After BCSD, complete response was observed in 66.7% of patients (4 of 6), while partial response was seen in 16.7% of patients (1 of 6) and no response in 16.7% (1 of 6). Implantable cardioverter-defibrillator shocks and antitachycardia pacing decreased to no shocks or episodes in 3 patients and decreased by >50% in 1 patient (Fig. 1, Table 1). External shocks decreased from 11 to none in another patient. Frequencies of therapies before and after BCSD are shown in Figure 1. Only 1 patient showed no response to BCSD. All 5 patients who showed reductions in VAs with BCSD survived to discharge (Table 1), while the only nonresponder expired after withdrawal of care, at the family's request. After discharge, 2 deaths were noted (Table 1), neither of which was related to arrhythmias. Patient 1 continued to have heart failure exacerbations and elected to receive hospice care. Patient #6 expired at home for unknown reasons. Interrogation of his implantable cardioverter-defibrillator showed no atrial or VAs before or at the time of death.
No significant electrocardiographic changes or events consistent with adrenergic insufficiency were documented in patients subsequent to bilateral denervation. Operative complications occurred in 2 patients (post-operative heart failure and poor tolerance of single-lung ventilation during video-assisted thoracoscopic surgery).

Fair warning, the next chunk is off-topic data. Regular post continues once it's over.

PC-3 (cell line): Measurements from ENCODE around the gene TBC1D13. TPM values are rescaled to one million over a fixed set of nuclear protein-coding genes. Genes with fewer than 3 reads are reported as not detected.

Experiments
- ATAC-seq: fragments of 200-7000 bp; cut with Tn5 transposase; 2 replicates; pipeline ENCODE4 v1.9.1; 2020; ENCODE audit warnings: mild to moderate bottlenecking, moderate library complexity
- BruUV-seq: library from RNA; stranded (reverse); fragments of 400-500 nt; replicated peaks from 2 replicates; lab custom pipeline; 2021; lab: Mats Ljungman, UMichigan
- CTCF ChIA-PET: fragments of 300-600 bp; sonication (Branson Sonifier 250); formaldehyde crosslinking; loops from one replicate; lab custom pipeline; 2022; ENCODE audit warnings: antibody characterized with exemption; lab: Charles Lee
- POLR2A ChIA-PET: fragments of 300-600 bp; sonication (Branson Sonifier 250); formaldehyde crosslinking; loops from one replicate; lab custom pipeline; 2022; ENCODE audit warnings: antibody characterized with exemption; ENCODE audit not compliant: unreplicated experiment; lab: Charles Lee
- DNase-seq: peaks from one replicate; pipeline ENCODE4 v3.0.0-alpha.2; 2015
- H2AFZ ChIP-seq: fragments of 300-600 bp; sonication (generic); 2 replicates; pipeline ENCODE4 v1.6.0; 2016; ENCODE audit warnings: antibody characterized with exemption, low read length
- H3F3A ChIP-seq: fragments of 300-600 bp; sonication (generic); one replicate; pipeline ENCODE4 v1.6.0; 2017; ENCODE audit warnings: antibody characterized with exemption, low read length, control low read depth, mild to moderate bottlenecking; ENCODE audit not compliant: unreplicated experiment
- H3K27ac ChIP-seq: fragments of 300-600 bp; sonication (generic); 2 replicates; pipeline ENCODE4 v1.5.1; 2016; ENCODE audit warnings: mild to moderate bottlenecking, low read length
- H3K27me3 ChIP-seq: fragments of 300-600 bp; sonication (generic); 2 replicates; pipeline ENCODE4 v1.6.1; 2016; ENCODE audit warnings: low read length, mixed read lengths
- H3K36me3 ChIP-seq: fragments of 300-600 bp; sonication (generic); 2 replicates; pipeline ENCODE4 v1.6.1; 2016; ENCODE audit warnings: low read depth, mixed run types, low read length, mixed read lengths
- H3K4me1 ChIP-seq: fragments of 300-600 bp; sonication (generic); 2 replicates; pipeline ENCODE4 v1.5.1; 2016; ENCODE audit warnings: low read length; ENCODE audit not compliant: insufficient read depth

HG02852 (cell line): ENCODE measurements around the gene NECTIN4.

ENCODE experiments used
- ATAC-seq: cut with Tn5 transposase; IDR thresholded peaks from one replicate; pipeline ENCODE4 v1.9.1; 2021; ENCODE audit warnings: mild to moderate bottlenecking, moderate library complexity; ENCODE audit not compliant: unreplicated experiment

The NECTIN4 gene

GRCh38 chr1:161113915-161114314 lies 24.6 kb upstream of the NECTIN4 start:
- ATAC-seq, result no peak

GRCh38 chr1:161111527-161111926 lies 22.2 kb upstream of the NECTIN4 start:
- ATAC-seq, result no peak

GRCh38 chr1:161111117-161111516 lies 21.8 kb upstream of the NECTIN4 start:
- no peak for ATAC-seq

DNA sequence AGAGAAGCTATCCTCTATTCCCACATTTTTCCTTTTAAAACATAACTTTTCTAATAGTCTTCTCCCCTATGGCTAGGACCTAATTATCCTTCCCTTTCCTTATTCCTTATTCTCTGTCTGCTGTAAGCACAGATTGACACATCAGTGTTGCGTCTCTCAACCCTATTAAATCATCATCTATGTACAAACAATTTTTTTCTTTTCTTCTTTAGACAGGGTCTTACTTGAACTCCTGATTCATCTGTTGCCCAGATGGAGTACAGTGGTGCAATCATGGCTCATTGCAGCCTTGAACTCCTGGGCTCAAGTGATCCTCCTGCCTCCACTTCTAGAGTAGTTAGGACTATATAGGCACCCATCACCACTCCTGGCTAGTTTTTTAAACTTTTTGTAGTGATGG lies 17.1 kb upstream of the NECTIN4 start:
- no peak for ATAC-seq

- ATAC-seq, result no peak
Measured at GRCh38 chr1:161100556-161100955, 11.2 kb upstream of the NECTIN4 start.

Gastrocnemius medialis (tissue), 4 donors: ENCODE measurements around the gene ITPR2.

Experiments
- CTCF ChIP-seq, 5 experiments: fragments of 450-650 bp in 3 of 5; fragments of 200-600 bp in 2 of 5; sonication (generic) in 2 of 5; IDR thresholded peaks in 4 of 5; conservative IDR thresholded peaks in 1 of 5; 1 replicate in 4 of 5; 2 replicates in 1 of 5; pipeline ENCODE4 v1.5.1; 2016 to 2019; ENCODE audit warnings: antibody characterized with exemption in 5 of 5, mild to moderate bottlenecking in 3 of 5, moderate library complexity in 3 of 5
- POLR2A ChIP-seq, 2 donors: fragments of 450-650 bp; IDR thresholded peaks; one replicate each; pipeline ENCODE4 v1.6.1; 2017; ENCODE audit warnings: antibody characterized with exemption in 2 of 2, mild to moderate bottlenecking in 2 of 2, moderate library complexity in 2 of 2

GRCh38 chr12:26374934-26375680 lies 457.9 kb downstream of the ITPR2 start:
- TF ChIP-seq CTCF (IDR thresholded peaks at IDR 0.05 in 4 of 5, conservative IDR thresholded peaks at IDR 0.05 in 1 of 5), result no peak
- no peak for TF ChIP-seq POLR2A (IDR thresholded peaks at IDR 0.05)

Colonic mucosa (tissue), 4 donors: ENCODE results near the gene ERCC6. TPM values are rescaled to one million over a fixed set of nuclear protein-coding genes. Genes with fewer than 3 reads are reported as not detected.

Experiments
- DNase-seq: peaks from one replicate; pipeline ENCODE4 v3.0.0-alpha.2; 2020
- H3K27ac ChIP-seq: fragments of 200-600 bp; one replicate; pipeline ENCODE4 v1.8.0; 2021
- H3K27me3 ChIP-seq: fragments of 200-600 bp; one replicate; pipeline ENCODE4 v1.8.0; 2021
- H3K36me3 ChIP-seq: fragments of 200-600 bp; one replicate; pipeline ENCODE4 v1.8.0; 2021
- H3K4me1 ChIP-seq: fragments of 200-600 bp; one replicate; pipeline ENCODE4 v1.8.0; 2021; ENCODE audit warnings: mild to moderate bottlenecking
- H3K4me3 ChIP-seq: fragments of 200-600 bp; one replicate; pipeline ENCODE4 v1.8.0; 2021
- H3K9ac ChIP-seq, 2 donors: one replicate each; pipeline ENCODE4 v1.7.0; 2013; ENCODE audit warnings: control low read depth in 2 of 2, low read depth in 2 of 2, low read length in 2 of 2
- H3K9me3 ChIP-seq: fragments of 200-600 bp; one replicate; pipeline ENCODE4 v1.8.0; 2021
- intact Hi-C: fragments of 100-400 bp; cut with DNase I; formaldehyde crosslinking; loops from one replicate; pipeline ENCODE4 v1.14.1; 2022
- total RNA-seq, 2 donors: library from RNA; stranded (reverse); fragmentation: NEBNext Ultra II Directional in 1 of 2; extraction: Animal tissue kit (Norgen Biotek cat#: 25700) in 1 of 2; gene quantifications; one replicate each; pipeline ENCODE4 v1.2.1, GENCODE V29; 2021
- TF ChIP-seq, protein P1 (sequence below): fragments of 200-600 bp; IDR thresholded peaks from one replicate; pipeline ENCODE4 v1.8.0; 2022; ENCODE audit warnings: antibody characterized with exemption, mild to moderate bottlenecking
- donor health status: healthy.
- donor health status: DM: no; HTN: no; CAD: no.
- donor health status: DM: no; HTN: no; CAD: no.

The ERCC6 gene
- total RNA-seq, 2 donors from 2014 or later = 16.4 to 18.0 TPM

To our knowledge, this is the largest cohort of patients undergoing BCSD reported to date. Limitations of this study include its small size, which precludes broad conclusions regarding the applicability of these results. Furthermore, because of the lack of randomization and the retrospective approach, biases that may have been involved in the decision-making process cannot be excluded.
Mechanisms underlying the benefit of BCSD may include the interruption of adverse stellate ganglion remodeling or the mitigation of proarrhythmic neural signaling within the myocardium or stellate ganglia. Multiple lines of evidence suggest a potent antiarrhythmic effect of BCSD on ventricular myocardium. In canine studies comparing left, right, and bilateral sympathectomy, the most profound antiarrhythmic effects were seen with bilateral sympathectomy (3,4). Studies on spinal cord stimulation and thoracic epidural anesthesia (2,5,6), both of which decrease global cardiac sympathetic activity, have shown a profound protective effect. Compared with asystole and pulseless electrical activity, VT and ventricular fibrillation are less frequent modes of sudden cardiac death in patients after cardiac transplantation (7), because these hearts are completely denervated.
Our study suggests that for patients with incessant VAs for whom no other therapeutic options exist, BCSD may be beneficial. This procedure does not appear to result in adverse outcomes. Further studies examining the role of BCSD in suppressing human arrhythmias are warranted.
Please note: Dr. Shivkumar is supported by grant R01HL084261 from the National Heart, Lung, and Blood Institute. All other authors have reported that they have no relationships relevant to the contents of this paper to disclose.